Gradually Stuck's spirits revived. The writing of A Winter Circuit of Our Arctic Coast, while reminding him painfully of the adventure he had shared just a year before with Harper…

… Nevertheless, as he was fussing in August 1920 over the Pelican's difficulties, he wrote a telling letter to Wood, in which he said that "an old boat is like an old man - something always going wrong; drawing more and more water; losing speed; looking shabby and worn however she be painted; not having the heart in her that she used to have when she took all sorts of chances and won out." His friend's answer from New York, "I hope you are not making any personal allusions when you compare an old boat to an old man" was never read by Hudson Stuck. He had died on 11 October 1920 .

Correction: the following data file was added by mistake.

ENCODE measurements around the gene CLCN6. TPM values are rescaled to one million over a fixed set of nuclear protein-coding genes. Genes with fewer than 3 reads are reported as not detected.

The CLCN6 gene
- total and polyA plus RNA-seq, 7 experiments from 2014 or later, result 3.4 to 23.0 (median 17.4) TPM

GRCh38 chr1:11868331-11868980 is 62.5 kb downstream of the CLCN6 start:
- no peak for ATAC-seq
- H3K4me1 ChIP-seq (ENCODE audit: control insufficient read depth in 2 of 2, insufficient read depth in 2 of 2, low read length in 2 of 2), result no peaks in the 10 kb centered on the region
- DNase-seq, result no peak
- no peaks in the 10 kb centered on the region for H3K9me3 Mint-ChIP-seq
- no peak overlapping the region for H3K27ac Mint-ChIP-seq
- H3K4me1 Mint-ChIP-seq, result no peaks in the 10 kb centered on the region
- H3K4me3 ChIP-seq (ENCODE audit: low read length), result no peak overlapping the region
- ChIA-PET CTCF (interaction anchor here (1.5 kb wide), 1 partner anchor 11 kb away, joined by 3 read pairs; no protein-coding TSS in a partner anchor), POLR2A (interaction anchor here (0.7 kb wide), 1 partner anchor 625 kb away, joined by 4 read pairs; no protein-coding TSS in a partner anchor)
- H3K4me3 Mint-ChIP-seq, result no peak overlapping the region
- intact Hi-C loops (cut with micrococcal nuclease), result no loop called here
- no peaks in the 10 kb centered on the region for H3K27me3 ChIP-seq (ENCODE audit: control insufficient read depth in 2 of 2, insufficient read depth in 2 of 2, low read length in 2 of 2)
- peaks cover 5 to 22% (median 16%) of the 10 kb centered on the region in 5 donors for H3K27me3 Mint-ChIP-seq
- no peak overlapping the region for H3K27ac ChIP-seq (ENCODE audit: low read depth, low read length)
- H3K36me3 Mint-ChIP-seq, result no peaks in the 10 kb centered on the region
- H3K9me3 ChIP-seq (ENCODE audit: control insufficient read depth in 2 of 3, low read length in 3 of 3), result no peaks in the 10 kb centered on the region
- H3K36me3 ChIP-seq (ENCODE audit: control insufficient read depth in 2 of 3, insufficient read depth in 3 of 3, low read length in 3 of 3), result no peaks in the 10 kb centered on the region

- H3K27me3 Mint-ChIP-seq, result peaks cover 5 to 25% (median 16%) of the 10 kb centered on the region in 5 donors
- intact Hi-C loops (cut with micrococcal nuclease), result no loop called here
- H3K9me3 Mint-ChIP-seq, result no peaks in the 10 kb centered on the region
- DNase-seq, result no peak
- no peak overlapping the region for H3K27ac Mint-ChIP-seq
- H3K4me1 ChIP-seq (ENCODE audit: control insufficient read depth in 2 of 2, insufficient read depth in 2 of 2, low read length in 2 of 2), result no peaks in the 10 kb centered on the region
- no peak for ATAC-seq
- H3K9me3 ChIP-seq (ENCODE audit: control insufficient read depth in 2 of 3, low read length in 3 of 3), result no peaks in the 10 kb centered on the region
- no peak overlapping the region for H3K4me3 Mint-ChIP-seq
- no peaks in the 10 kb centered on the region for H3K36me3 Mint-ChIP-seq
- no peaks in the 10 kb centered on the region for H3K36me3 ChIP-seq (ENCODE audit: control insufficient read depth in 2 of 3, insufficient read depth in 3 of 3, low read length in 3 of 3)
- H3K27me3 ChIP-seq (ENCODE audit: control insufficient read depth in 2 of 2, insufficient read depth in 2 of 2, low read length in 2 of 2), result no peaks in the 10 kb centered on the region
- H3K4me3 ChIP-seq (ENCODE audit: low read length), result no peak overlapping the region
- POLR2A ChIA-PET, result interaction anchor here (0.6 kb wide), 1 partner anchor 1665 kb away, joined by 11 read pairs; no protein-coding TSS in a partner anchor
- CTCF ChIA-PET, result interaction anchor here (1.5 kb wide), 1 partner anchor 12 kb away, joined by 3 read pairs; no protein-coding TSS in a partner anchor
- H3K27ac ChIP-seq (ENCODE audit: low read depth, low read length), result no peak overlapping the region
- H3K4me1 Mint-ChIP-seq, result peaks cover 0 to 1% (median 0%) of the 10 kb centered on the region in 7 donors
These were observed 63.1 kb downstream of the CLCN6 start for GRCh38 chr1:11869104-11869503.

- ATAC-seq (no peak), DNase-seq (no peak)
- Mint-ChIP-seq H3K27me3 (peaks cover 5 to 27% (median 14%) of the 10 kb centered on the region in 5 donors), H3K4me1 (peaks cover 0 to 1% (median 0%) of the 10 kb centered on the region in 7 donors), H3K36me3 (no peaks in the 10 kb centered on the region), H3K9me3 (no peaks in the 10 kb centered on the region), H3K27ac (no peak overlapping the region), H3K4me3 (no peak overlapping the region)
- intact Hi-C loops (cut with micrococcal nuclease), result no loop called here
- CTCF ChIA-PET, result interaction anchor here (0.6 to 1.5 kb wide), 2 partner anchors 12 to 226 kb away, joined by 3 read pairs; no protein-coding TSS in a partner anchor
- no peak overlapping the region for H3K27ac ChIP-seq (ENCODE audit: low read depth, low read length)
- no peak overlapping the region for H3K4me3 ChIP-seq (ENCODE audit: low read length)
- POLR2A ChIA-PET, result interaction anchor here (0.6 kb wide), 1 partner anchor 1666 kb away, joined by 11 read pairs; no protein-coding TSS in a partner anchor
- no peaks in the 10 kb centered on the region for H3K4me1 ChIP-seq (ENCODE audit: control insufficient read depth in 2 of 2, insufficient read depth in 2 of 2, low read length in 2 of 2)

"He died," wrote Burke to Wood, “as you and I who knew him best might have expected, but earlier in life. His nervous system seemed to go all to pieces." Stuck's cold had turned to bronchitis, followed by excruciating pain in the right shoulder, which had earlier been relieved. With Hap Burke away hunting, Clara, helped by the schoolteachers and nurse, stayed with Stuck throughout the nights. They got him out of bed to walk, with their support, whenever the arm hurt. Aware that Stuck's health was rapidly deteriorating, Clara sent a telegram to Burke that quickly brought him home. Burke found Stuck much depressed because he could no longer see well enough to read, and he was shocked to see Stuck's pale and drawn face with "expressionless eyes, so unnatural that they suggested only a hazy intellect." The morning after Burke's arrival, Stuck was resting quietly and had recovered full rationality, asking Hap to help him make plans to take the last boat out. Burke told Stuck that they'd monitor the intensity of pain and decide when the final boat of the year came into sight in a week. In a "reconciled tone," Stuck replied: "Well, Hap, I am glad then, if I am going to be sick, that I am to be sick around you and Clara." But the slush ice grew thicker on the Yukon, the ice at the water's edge broadened, and the Yukon "groaned and groaned night and day" until all navigation ceased. Stuck, now suffering from bronchial pneumonia, began to slip in and out of consciousness, while Dr. Burke, emotionally and physically drained, did all he could to relieve the pain in Stuck's shoulder, using bromides and violet rays and baking it with a hot air apparatus. He tried medicated vapors for the bronchitis and administered caffeine by hypodermic to stimulate Stuck's heart. Stuck's cough became "very harassing and weakening," and he proved "utterly unable" to raise the mucus without help. With the bronchial complication came breathing difficulties.